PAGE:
Nothing is illegal about that, as long as the expenditure is reported respectively by both the candidate's committee and the slate card committee. Since there is no party named "No Party Preference," the card's name is in the clear, and there's no obligation to include the party registration of the candidates listed on a card.
Long-time readers know that one of my favorites is "Coalition for Literacy," which has two slate cards right now "Election Digest" and "Educate Your Vote." They are run by friend of the Nooner and Democratic political consultant Larry Levine. I have no doubt that the candidates believe in literacy, but there's no activity of the coalition to support such programs directly, which is a bit misleading.
But, that is the First Amendment in which I believe very strongly, in contrast to some on Twitter.
SANDY EGGO: Senate President Pro Tem Toni Atkins handed over $100,000 from her 2020 account to the San Diego County Democratic Party. The party spent big on Nathan Fletcher for Supervisor and is now a bit short on cash. Fletcher is a former Republican Assemblyman, is now a Democrat and is married to Assemblywoman Lorena Gonzalez Fletcher, chair of the critical Assembly Appropriations Committee.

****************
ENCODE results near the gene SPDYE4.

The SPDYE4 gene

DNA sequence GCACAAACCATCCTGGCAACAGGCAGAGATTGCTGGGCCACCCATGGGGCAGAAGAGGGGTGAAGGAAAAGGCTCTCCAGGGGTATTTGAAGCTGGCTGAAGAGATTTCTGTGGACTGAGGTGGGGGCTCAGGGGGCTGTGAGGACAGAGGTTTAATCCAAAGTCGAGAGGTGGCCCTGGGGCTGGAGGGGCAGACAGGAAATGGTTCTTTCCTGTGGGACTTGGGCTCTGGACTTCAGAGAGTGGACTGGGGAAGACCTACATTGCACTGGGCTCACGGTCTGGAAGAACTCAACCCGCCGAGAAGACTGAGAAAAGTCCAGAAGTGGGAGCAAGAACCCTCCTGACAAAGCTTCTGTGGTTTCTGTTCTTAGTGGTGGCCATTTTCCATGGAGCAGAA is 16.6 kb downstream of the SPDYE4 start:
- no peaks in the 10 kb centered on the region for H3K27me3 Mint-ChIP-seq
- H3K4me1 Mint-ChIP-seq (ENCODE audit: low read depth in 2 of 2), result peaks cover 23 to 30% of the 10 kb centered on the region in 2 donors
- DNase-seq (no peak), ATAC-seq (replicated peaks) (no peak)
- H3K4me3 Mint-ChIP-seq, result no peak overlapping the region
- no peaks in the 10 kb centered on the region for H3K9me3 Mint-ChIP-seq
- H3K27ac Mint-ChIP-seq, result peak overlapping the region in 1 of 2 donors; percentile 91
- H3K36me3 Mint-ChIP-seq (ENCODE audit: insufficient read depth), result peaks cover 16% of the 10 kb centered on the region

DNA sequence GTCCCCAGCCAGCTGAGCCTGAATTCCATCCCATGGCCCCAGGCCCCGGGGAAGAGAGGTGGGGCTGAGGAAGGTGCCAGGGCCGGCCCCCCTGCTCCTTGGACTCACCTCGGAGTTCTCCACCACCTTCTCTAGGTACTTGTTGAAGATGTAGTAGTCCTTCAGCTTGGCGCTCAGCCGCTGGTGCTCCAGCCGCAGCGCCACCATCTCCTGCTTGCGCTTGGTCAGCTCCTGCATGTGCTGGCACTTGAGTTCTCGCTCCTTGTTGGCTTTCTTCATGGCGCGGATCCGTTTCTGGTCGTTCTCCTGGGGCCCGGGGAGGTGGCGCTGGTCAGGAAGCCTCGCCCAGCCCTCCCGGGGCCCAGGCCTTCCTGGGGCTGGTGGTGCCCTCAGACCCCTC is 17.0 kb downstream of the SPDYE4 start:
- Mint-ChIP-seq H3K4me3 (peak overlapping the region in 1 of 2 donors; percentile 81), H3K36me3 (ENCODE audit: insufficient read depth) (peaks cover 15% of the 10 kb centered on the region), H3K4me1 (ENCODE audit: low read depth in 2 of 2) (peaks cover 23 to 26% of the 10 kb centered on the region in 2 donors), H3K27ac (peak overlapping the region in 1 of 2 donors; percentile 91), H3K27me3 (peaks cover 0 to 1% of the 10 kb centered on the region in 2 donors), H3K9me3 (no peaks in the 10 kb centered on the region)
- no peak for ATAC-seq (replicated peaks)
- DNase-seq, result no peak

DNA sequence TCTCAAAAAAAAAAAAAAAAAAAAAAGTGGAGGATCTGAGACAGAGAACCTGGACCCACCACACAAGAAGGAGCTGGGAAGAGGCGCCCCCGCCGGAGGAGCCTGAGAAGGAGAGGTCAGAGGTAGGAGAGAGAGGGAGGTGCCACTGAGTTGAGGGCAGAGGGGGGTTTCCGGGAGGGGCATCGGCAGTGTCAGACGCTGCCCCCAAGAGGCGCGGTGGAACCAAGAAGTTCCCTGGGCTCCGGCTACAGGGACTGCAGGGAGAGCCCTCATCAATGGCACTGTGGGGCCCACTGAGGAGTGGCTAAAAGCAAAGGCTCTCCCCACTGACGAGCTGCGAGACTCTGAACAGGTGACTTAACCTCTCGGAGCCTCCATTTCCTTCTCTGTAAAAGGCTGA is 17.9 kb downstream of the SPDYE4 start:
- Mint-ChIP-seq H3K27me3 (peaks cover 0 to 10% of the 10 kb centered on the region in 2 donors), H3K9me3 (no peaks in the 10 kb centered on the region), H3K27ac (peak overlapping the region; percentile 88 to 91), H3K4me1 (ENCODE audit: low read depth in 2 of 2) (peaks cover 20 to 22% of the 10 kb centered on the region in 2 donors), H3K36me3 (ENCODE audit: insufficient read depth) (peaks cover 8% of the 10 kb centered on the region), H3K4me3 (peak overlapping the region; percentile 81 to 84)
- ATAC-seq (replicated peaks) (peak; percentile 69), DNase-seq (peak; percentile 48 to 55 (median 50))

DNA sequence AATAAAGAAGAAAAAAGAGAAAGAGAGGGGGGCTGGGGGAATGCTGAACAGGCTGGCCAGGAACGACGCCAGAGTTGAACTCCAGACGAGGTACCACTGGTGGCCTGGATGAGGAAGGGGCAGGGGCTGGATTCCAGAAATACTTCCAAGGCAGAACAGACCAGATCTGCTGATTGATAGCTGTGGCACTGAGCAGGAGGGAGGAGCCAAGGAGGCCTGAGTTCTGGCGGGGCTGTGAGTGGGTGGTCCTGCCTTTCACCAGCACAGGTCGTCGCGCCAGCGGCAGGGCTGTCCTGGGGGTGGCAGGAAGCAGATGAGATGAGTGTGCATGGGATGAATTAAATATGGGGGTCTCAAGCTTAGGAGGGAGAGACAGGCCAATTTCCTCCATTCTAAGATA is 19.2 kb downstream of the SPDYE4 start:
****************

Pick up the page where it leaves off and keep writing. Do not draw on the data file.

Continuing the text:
Atkins also contributed $1,000 from her 2020 account to Stacey Abrams, the Democratic candidate for governor in Georgia. Atkins clearly doesn't want to just be a trailblazer herself (as the first woman and first openly gay Pro Tem, but wants to help bring others along. Abrams would be the first woman governor in Georgia's history, and the first African-American woman governor of any state in the Union.
FOLLOW THE MONEY: In the hot race for SD22 between Democrats Mike Eng and Susan Rubio, we have an independent expenditure committee for Rubio that shows how difficult it is to track spending. It's called "Keep California Golden," which reports money from "Families and Teachers United," which is a committee sponsored by the California Charters Schools Association. That committee receives most of its money from the Charter Public Schools PAC and the California Charter Schools Association Advocates Independent Expenditure Committee.
Are you following the bouncing ball? We're now three levels deep, which now splits to two major donors, but no individuals.